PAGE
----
There’s no crossover/SUV on the market—with the possible exception of the outrageously over-the-top Lamborghini Urus—that’s quite as distinctively designed as the Alfa-Romeo Stelvio. But where the Lambo works to upend every convention with razor-sharp angles and dramatic creases and cuts, the Stelvio is the opposite. It’s all smooth curves and elegant lines. There’s no drama in the Stelvio—just beauty.
That’s important, because there are, sadly, few cars like in the crossover category. Most echo the Germanic way of semi-brutal, almost military precision. Though the Mazda CX-9 comes close to matching the Stelvio’s design quality, it doesn’t have the same sense of flair that the Alfa possesses, that composed energy. Buyers who line up for the Stelvio clearly want something that German, American, and Japanese crossovers don’t supply, and they’re handsomely rewarded for it. The delta-shaped front grille is a surprise, and rare for modern vehicles since it dispenses with the conventional, overly familiar, gaping maw of the forward inlet in favor of something a bit more elegant.
Elsewhere, the vivid qualities stack up: the sly dips in the hood, the smooth, barely detectable stairstep increase in altitude of the character line that stretches from front to rear. The optional black aluminum wheels and black trim, included on the $44,545 Stelvio Sport model I sampled, that underscores the car’s simultaneous boldness and subtlety. Alfa Romeo has had a tough time cracking the U.S. market, even though its modest raft of offerings—the Stelvio, the Giulia sedan, and the 4C Spider sports coupe, are dynamic and sophisticated. It’s possible that buyers are wary of the unfamiliar brand, or harbor lingering assumptions of quality, but it’s also possible that those same buyers are overly committed to the borderline cliché European choices of BMW, Mercedes, and Audi.
But those who decide to go down this less-traveled road will score not just a gorgeous ride, but a performer as well. Maybe not to the extent of its mightily upgraded sibling, the $80,000 Stelvio Quadrifoglio with its 505-hp twin-turbo V6 and its dynamic suspension, but a thriller nonetheless. Credit goes to the tight engineering and still-agile suspension that Alfa bakes into all its cars. The Stelvio Sport includes a 280 hp, 306 lb-ft of torque 2-liter inline-4, and it performs brilliantly. The 8-speed transmission is responsive, the engine quick to hustle you down the road, achieving a 0-60 time of 5.4 seconds. In the turns, it’s nimble and flat, thanks to the suspension and it’s relatively low center-of-gravity, as well as the 50/50 balance between the front and rear wheels. Steering is tight but not too light.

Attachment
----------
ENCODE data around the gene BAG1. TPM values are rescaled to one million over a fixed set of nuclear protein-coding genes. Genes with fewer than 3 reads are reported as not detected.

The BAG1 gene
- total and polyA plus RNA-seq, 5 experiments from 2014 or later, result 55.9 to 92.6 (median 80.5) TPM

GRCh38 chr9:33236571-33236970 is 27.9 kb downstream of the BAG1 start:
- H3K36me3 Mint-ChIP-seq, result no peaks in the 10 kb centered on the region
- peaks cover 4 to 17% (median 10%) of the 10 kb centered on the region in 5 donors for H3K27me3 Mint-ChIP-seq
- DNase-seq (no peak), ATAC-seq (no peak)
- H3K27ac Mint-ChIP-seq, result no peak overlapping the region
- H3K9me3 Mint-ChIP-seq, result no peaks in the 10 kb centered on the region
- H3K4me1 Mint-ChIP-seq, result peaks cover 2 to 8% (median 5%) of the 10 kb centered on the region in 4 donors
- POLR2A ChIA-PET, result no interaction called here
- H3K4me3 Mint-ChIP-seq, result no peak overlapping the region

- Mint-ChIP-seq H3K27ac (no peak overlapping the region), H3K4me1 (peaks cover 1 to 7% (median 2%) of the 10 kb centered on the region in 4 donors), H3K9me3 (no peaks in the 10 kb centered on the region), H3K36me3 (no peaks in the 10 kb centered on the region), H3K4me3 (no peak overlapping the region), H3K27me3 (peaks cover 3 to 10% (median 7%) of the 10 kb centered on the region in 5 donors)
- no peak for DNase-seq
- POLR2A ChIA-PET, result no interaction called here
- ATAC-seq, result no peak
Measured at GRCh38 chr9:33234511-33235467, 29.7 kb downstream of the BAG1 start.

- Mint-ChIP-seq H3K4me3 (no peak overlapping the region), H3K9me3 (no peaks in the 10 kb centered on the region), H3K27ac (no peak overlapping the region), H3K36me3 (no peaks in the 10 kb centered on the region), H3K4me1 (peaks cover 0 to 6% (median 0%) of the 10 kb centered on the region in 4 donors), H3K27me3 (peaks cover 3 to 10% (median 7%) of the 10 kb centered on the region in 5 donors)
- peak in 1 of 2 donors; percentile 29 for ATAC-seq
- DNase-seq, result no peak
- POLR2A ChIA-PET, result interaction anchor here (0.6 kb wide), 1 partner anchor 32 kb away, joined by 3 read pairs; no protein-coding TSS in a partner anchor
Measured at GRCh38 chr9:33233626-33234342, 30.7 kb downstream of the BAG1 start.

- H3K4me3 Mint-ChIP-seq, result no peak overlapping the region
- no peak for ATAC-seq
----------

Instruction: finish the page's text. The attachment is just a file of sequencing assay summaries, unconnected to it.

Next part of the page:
Behind the wheel in aggressive driving, it just feels right—cocoon-like and possessing that finely tuned sports-car posture that commendably screams performance over utility. Yes, you can haul your family and your stuff, but you can also haul the mail if you want, too—with a nice, gnarly growl coming from the rear, to boot.
There are some drawbacks with the car. It’s relatively expensive for what it delivers, and though the utility is there, it doesn’t feel like a car you’d want to let your kids get truly comfy in. Not that it’s overly precious or fussy, but it’s definitely for someone who isn’t particularly interested in getting it dirty. Also, its standard wheel option looks terribly dated—opt for the 18-, 19-, or 20-inch aluminum rims instead, preferably in black. The Sport comes with 19-inch wheels and colored brake calipers, as well as a nice and beefy leather-wrapped sport steering wheel, with column-mounted paddle shifters.
Finally, its technology packages is good but not great. It has adaptive cruise that can restart from a complete stop, and lane-departure warning, but there’s no lane-keeping option or emergency brake assist—none of the things that the other premium luxury brands are all about these days. So while you’re getting a solid performer and a gorgeous design, you won’t get bragging rights at the club.
On the other hand, there’s a good bet nobody else at the club will have seen it or experienced it, and that itself goes an awfully long way.